“The numbers speak for themselves, we are approaching a point where these draconian options will have to be implemented to ensure our survival,” said MTA Chief Financial Officer Bob Foran. “Not receiving the billions we desperately need to survive would stunt the tangible progress we have made in service quality and infrastructure improvements. We cannot afford to let that happen.”
New McKinsey Analysis and Updated CoViD Impacts
The MTA has again engaged McKinsey to review the economic realities facing the Authority. McKinsey is updating its projections and developing two new ridership scenarios. In the “best case” scenario, the virus is contained through a combination of an effective vaccine and resistance to the virus due to previous exposure, eventually reaching a “new normal” ridership level (90% of pre-pandemic ridership) in 2024. The “worst case” scenario assumes a resurgence of the virus in the New York City area, resulting in restrictions similar to those experienced earlier this year. From that resurgence, recovery will be slower and will take longer before reaching the “new normal” ridership level; by the end of the Plan period, McKinsey projects aggregate MTA ridership will only reach 80% of the pre-pandemic level under this scenario.
Service Reductions Aligned with Lower Ridership to Save $1.3 Billion Annually
Without emergency aid, the MTA is proposing service reductions of 40% for the New York City subways and buses, and 50% for the Long Island Rail Road and Metro-North Railroad, for a combined annualized savings of nearly $1.3 billion. Service reductions are estimated to have a workplace impact of nearly 9,400 positions. The proposed service reductions focus on achieving significant cost reductions, mitigating negative customer impacts, and rightsizing service in response to current and projected ridership.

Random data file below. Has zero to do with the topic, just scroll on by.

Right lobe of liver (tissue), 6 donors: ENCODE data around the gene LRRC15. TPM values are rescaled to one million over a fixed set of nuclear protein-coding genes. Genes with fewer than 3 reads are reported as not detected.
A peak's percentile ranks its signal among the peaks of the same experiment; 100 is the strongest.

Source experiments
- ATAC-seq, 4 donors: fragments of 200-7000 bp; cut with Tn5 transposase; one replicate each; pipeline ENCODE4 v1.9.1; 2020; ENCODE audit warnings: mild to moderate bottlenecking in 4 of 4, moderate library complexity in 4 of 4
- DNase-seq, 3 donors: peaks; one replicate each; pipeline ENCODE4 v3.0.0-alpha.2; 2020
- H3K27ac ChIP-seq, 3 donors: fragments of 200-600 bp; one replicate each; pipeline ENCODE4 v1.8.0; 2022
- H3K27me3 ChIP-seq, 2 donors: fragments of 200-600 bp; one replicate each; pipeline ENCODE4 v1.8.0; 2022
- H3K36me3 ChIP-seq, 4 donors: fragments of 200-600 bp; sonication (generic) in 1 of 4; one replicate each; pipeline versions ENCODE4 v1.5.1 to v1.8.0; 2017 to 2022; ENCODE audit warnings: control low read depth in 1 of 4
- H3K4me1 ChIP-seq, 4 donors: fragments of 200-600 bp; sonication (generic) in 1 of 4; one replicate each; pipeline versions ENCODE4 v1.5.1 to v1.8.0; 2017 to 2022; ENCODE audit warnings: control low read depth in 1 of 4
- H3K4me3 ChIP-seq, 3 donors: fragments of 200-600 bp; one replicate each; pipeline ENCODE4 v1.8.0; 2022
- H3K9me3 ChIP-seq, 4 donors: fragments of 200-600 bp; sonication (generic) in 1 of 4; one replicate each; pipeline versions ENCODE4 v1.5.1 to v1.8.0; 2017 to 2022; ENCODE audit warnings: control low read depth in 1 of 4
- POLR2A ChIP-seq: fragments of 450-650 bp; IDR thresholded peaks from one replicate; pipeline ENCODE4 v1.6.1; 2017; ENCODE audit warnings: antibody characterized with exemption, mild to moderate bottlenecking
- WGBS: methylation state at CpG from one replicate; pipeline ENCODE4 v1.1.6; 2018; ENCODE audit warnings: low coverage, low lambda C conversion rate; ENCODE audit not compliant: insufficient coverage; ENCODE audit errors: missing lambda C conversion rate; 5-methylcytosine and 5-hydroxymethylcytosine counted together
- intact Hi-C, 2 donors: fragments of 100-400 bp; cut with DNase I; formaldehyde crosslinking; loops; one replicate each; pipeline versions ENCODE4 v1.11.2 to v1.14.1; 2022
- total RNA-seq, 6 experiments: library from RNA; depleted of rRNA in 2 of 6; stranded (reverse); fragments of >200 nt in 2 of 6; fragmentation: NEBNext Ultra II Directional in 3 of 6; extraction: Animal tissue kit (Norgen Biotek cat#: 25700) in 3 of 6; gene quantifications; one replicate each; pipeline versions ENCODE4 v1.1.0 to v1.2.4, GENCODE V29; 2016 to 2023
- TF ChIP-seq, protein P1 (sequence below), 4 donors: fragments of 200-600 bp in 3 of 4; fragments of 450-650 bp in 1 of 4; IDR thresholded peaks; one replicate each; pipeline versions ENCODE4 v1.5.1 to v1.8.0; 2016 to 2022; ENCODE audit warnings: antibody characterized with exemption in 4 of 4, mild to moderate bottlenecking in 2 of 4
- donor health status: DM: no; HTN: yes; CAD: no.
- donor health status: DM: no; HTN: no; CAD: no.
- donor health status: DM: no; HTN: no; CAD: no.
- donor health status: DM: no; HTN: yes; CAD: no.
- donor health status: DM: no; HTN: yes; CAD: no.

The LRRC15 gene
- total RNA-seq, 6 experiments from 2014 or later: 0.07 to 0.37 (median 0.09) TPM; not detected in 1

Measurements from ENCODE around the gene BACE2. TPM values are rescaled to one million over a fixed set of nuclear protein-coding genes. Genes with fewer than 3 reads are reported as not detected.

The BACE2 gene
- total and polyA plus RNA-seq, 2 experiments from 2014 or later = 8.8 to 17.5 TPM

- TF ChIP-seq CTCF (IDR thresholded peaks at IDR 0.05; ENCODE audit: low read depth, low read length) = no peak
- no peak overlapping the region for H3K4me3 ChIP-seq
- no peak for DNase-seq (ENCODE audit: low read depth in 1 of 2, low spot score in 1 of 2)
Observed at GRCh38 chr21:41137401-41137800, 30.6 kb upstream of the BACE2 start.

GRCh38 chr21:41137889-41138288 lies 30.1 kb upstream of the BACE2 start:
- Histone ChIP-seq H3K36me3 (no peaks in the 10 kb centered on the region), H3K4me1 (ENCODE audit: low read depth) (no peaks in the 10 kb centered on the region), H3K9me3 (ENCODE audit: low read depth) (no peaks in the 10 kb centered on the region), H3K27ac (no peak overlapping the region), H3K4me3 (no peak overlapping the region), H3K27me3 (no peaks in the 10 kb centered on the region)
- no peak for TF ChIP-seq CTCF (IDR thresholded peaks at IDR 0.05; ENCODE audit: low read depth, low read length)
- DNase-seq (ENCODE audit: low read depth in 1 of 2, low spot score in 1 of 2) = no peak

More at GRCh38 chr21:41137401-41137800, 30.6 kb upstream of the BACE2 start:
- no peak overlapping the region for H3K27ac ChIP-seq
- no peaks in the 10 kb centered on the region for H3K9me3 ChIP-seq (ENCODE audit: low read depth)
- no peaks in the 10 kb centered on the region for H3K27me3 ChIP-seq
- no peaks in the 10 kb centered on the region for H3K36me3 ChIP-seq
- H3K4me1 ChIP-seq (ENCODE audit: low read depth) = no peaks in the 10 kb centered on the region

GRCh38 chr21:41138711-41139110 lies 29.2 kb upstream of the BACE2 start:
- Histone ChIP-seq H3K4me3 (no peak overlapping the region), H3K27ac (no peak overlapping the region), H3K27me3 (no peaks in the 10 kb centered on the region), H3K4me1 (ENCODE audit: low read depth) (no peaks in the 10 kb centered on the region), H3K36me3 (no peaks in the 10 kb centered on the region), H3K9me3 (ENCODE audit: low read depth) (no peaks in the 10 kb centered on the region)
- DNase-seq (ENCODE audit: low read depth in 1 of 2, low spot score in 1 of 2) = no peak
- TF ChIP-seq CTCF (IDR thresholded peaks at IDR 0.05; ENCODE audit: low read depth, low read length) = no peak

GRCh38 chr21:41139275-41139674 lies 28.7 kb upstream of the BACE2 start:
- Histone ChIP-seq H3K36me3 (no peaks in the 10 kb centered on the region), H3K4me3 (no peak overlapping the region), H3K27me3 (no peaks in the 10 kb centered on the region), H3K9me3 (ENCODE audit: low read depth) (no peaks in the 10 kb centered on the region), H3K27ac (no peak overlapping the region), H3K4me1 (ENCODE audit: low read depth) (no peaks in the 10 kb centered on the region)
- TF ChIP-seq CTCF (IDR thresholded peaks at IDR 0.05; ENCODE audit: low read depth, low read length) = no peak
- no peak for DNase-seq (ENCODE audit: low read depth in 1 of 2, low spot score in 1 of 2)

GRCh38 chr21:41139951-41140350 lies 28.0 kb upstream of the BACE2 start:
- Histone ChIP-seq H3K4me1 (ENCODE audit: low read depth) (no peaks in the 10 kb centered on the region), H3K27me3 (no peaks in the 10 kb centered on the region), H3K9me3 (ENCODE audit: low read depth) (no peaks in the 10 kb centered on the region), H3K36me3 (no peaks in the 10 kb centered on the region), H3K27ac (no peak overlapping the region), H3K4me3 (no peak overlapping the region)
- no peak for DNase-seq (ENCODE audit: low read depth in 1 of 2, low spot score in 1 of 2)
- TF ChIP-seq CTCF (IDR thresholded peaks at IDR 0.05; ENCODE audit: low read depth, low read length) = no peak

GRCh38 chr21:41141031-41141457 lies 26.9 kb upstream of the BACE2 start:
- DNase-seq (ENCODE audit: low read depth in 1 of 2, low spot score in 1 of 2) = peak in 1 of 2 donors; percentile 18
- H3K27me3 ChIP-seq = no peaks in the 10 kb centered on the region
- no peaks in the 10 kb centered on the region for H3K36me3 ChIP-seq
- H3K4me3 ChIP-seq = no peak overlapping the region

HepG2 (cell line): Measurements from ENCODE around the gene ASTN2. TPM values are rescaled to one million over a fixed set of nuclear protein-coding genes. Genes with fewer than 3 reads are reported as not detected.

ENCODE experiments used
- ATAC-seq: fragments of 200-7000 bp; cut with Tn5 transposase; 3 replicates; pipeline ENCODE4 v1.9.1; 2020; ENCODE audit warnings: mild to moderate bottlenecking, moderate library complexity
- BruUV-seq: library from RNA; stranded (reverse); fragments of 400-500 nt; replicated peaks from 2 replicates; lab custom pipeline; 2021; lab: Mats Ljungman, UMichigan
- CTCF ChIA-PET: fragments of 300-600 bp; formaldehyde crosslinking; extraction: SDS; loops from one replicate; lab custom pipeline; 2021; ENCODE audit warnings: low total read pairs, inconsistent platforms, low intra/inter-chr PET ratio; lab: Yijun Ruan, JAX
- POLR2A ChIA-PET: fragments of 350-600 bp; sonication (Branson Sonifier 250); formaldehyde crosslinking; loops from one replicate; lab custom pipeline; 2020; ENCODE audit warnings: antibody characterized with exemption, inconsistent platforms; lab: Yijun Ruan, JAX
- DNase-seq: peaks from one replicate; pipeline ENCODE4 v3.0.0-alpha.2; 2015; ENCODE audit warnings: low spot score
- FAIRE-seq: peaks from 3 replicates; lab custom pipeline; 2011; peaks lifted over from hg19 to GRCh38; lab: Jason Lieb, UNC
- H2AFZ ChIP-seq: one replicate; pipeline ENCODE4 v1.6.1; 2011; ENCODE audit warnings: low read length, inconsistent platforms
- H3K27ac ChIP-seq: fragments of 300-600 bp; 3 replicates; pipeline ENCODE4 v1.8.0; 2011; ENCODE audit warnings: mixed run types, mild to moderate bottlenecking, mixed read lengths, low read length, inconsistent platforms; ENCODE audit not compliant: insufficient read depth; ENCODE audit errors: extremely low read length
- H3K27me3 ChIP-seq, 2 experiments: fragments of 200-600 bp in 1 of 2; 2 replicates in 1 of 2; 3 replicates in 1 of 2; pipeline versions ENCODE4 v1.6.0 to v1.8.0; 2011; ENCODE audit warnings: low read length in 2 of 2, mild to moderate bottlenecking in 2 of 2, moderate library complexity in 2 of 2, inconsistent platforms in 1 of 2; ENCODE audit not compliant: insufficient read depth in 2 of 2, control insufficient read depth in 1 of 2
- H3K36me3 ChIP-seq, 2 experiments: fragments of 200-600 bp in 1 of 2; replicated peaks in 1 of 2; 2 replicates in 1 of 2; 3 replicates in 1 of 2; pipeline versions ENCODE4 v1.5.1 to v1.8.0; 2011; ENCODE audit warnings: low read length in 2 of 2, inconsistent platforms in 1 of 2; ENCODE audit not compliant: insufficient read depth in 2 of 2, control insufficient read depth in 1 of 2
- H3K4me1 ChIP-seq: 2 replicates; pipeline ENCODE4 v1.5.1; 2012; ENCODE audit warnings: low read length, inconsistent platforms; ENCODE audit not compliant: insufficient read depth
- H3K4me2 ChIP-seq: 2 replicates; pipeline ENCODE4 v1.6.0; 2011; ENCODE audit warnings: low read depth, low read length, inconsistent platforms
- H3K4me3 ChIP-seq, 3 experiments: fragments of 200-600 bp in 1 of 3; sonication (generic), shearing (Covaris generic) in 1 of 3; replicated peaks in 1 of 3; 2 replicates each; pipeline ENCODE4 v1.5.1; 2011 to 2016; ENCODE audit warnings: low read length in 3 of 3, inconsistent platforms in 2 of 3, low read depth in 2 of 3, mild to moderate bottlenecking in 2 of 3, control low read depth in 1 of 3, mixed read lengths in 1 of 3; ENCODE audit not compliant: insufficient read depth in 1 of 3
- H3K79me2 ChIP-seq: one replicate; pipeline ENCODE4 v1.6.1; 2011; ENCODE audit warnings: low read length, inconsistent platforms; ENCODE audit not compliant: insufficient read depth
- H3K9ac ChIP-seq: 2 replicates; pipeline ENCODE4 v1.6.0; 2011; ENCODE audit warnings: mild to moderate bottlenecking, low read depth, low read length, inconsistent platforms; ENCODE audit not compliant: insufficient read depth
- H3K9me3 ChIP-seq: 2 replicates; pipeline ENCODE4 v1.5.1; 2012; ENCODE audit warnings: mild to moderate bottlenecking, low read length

New York City Transit – Subway
Subway service reductions of up to 40% may result in reduced train frequency, suspension of service on some lines at certain times of day, and/or major weekend changes. The reduction in service may allow for a 35% subway fleet reduction, generating savings in maintenance, cleaning and inspection costs.
The service reduction would result in the elimination of nearly 2,400 positions.
New York City Transit – Department of Buses & MTA Bus Company
The MTA proposes to reduce bus service by up to 40% through elimination or consolidation of bus routes and reductions in frequency by up to 33% on the routes that remain. Changes to routes would ensure that service is available within a half-mile of existing stops.
The bus service reductions would result in the elimination of nearly 5,900 positions in total across MTA New York City Transit and the MTA Bus Company.
Long Island Rail Road and Metro-North Railroad
The MTA proposes to reduce commuter railroad service by 50%, which may result in peak period train frequencies of every 20 to 30 minutes along busier line segments, or hourly at less busy line segments. Proposed reductions under consideration take into account the existence of nearby alternate service and maintaining adequate service for essential workers. Off-peak and weekend service may be hourly, reflecting current ridership levels while maintaining sufficient service to prevent crowding.
The railroads’ service reductions would result in the elimination of a total of more than 900 positions.
To view the view MTA Budget Presentation, please download it here.